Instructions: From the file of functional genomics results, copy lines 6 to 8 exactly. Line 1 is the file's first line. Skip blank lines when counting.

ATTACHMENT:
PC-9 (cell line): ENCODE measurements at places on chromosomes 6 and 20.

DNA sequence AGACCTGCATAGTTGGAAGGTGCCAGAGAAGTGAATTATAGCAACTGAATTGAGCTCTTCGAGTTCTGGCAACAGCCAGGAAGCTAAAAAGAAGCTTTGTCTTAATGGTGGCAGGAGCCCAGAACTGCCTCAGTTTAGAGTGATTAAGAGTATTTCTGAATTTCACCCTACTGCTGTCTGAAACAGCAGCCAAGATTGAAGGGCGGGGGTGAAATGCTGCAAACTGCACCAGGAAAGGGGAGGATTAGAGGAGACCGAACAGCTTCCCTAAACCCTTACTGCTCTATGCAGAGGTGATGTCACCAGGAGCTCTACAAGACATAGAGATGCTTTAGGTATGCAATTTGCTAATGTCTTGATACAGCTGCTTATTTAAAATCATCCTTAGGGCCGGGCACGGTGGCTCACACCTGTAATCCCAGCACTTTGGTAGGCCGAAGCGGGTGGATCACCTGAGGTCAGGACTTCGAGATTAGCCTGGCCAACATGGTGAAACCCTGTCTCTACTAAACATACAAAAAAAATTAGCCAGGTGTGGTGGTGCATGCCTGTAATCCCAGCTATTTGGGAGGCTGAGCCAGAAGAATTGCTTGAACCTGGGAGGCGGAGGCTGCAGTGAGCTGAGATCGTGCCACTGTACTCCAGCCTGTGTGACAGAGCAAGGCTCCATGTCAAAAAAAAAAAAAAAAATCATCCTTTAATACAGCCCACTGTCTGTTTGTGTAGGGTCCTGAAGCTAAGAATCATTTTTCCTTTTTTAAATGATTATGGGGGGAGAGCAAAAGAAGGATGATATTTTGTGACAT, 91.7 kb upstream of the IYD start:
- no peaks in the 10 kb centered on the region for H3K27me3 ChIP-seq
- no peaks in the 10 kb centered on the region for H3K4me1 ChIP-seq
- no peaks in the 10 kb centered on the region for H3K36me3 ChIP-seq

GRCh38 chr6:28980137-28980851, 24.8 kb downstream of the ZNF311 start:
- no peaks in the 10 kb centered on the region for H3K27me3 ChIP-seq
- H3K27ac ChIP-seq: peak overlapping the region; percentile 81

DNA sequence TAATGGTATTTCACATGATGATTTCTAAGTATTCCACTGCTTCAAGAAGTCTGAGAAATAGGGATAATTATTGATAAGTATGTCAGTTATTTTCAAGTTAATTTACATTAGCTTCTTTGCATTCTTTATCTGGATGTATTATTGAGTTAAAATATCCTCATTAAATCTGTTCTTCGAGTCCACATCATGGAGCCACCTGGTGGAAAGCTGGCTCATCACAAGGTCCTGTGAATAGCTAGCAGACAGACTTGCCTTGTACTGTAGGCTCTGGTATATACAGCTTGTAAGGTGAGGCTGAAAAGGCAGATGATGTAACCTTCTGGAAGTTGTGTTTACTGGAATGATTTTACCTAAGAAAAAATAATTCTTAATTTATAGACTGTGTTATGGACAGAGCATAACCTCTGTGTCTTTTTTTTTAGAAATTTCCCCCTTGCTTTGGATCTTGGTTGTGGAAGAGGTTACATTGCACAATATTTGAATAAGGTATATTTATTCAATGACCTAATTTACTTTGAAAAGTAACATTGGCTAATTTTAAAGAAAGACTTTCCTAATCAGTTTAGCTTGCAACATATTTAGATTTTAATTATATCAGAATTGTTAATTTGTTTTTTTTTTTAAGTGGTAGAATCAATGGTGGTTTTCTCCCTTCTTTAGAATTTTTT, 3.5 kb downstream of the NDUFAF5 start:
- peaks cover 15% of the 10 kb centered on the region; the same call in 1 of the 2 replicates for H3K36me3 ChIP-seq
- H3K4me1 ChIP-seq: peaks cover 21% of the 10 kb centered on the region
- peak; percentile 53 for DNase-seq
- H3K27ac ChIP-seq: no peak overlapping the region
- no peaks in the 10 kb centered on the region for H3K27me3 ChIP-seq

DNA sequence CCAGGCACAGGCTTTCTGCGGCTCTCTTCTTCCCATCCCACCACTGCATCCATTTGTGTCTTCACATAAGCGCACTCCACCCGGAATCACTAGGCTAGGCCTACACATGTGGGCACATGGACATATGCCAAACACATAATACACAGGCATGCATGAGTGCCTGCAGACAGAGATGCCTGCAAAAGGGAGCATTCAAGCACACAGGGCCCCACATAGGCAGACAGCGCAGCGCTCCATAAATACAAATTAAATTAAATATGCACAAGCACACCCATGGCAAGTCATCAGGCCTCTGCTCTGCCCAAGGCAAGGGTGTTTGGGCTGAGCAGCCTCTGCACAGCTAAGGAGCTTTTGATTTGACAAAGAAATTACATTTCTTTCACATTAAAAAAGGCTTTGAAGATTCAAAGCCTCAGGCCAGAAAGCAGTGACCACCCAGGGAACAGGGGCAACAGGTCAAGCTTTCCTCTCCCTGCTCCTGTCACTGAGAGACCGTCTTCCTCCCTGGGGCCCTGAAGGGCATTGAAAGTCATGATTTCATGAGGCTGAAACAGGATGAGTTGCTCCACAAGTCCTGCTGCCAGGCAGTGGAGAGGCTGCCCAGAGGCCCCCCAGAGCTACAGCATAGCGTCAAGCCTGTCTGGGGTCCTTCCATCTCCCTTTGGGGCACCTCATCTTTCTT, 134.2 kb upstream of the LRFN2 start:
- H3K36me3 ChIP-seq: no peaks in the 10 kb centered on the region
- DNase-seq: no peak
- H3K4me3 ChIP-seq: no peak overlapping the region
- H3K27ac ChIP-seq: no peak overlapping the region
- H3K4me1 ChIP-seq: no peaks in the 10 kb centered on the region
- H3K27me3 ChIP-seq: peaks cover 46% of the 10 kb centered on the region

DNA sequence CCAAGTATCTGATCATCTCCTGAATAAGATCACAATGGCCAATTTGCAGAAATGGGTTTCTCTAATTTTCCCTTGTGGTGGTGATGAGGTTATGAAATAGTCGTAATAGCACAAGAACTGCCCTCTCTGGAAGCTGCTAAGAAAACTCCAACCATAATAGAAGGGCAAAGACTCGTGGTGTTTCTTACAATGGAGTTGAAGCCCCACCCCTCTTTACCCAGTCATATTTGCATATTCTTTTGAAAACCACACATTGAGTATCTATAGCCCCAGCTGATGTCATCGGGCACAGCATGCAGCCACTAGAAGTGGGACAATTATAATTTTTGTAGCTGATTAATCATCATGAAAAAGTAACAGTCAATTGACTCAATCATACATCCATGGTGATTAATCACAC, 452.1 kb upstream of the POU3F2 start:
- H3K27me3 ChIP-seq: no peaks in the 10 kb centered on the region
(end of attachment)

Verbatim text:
GRCh38 chr6:28980137-28980851, 24.8 kb downstream of the ZNF311 start:
- no peaks in the 10 kb centered on the region for H3K27me3 ChIP-seq
- H3K27ac ChIP-seq: peak overlapping the region; percentile 81